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One can generate random networks conditional on the degree
distribution and the number of components. That way we
preserve degrees and component sizes but scramble everything
else there might be. See Maslov, Sneppen and Zaliznyak,
Pattern Detection in Complex Networks: Correlation Profile
of the Internet (2002), http://xxx.lanl.gov/abs/cond-mat/0205379
Basically, we repeatedly pick two non-incident edges (i.e.
those that don't share a vertex) at random and swap two
endpoints, making sure that this (1) does not create
self-loops; (2) neither it increases the number of
components if we want connected networks.
Graduate Fellow, ISERP and
Teaching Fellow, Dept. of Sociology
E-mail: gk297 at columbia.edu
Phone: +1 (212) 854 0367
On Tue, 18 Nov 2003, Bill Richards wrote:
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> A recent posting asked about generating a random network:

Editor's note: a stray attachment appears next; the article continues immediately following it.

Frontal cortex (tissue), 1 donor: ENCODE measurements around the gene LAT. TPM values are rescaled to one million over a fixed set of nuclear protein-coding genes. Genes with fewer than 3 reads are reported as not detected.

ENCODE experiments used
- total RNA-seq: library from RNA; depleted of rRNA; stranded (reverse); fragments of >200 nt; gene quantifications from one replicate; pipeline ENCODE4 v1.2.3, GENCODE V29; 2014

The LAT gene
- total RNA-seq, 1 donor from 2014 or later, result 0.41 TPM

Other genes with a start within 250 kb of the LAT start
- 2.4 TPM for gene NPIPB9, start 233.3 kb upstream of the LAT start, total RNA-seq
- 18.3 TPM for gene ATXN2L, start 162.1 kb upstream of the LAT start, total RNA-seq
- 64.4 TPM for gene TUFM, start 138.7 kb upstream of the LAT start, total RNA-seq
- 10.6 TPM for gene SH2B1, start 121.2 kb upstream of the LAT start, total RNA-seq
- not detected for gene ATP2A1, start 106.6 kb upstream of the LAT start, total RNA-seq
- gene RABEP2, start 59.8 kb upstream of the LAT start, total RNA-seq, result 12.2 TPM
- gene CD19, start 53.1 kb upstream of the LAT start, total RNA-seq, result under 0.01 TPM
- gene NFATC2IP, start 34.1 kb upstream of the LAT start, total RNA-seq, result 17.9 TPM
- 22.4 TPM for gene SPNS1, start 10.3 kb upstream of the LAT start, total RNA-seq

> "I would like to generate a random network, with a similar
> number of nodes and connection to the network I have
> created from field data, to compare the distance and
> clustering co-efficient of each. ... My network created
> from field data has no isolated nodes. However, when I ask
> Pajek to create a network with the same number of nodes
> and connections I get plenty of isolates, which apparently
> will not make a valid clustering co-efficient or distance
> comparison. ... Can anyone suggest a way of either
> generating a random network with a specified number of
> nodes and connections that has no isolates ... ?"
> This raises two new question:
> Is a "random" network still "random" if every node must
> have at least one connection to the rest of the network --
> in other words, if it must have no isolates, or, perhaps,
> it must be connected (there must be a path from each node
> to every other node)?
> What does it mean for a network to be "random"?
> Duncan Watts gives a very clear presentation of this issue
> on pages 43 to 68 of his excellent book Six Degrees: the
> science of a connected age.
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